While "Safety First" has long been the rallying cry of warehouse managers, the arrival of sophisticated automation has added a new dimension to how workers approach safety concerns. As manufacturers turn to automated systems to increase production efficiency, reduce errors and cut costs, the challenge of those looking to reduce workplace accidents and improve safety grows more complex. True, with automation some of the more common hazards and acts of carelessness may be initially reduced, but learning to interact with the software and hardware that now may dictate productivity is an undertaking on its own.
Limiting accidents of repetition
One of the way that automated systems makes warehouses safer is by eliminating one of the main causes of human error: fatigue through repetition. Repetitious actions – particular ones involving manual labor and relatively low specialized training – are ripe for causing fatigue in workers, which can lead to critical errors. Even without making errors, workers who are exposed to hazardous chemicals day in and day out may face risks even if they perform their jobs perfectly. Machines do not have this kind of difficult, though care should be paid to making sure all operationally essential elements are kept in full working order.
Autonomous robot workers
When considering the idea of an automated warehouse, many picture a floor devoid of human workers. This, however, isn't yet the world we live in and the technology isn't quite that sophisticated. Instead, companies like online retailer Zulily deploy simple robots with limited functionality, designed to accomplish designated tasks. In the case of Zulily, they use a driverless vehicle equipped with 360-degree vision that allows it to navigate the warehouse facility and transport goods.
"Previously, human workers were required to transport materials from point A to point B, which can be intensive in terms of time, labor and cost," Dwarakesh Jayaram, industrial engineer at Zulily, told ZDNet. "We wanted to look at ways to move the products faster and more efficiently without having to dedicate human labor to those repetitive processes. Ultimately, we decided to go with an automated guided vehicle."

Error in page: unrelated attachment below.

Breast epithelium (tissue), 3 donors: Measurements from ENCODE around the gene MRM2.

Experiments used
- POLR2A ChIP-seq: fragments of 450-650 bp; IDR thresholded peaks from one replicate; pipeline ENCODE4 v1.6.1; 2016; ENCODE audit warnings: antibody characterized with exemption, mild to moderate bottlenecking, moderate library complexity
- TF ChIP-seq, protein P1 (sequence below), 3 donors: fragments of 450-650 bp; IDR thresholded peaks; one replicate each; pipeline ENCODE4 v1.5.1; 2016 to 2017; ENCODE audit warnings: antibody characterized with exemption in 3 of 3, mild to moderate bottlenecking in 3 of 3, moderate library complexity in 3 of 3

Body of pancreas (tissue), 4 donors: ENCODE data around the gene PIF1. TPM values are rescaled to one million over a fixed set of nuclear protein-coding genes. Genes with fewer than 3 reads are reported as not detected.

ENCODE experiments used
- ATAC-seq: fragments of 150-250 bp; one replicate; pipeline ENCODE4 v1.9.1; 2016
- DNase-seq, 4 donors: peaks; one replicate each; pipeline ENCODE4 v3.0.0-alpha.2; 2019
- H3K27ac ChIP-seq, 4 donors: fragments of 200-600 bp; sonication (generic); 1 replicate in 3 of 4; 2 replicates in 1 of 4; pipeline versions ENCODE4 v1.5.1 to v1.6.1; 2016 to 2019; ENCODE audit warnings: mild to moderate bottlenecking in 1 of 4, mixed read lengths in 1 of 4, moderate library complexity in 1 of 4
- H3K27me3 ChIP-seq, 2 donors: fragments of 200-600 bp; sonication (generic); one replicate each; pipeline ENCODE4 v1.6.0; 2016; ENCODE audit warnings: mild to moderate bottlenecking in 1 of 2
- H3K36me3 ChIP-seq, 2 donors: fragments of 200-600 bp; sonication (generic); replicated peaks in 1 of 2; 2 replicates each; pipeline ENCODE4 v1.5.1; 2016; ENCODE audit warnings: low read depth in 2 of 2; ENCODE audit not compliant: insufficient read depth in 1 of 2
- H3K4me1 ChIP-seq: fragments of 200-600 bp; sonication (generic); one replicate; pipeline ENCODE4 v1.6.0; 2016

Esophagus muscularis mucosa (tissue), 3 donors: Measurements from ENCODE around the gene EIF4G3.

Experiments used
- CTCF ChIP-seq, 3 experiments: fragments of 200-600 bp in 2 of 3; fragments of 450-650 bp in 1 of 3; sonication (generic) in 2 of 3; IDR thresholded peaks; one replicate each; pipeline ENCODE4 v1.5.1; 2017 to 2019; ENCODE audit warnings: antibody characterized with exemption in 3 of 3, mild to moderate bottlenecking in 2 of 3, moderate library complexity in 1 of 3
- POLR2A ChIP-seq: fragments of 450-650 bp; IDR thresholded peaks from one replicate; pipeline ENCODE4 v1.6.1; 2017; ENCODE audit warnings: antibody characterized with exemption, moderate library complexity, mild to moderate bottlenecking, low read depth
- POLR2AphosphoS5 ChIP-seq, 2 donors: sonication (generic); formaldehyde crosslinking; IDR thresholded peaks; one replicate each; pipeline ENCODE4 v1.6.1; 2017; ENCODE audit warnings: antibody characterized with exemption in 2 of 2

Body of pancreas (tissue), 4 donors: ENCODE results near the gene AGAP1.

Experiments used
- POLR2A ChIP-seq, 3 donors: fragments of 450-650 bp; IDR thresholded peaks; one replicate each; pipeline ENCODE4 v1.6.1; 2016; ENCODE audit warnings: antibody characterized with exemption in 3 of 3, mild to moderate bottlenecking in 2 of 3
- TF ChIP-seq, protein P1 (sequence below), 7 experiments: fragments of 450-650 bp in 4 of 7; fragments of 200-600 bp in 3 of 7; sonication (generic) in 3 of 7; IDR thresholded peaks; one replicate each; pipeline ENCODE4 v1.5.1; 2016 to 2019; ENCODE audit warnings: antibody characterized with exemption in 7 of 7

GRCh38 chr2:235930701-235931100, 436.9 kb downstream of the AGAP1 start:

This deployment of automation supplements human workers, but itself requires some degree of interaction and support: Workers must be trained to operate the robot as well as perform maintenance on the machine and the software that guides it. Yet a crucial dimension of this work is also updating safety procedures so that workers and automatons can limit accidents.
Implementing safety systems
The first step toward integrating automation into warehouse and production facilities is to start with safety systems. Updating signage and labeling to reflect new risks and hazards – such as wires strung where previously there were none and shock risk – can help workers become more aware of the changing environment around them. Another element to consider is that the conditions that automated systems may require to function at peak may be challenging or uncomfortable for human workers. Robotic systems that can withstand high heat or cold may mean that additional safety training and clear signage warning workers of these areas are required.
Following this, warehouse managers can actually integrate limited amounts of automation into safety systems. Safety equipment like safety gates, motion sensors, emergency stop switches and guard rails may already employ simple automation, while more sophisticated automation can be at work with preprogrammed safety checks and alerts.
"Making safe decisions can't be automated, but certain safety rules can be automated, controlled, and monitored in WMS (warehouse management systems), effectively reducing the potential for an accident to occur," Tadeusz Dyduch told Cisco Eagle.
One major element of safety that may be a completely new area of focus for warehouse managers is the idea of cybersecurity. As digital attacks on businesses and private individuals over the years have steadily increased, the systems that operate automated warehouses represent a key vulnerability. Malicious software or a hacker intrusion could potentially shut down entire systems, rendering the warehouse inoperable.
To combat this, businesses must focus on conducting regular software updates and teaching workers new security protocols. For foremen who operate tablets or desktops with the automation control software on it, conducting training related to how to keep login information secure is imperative.
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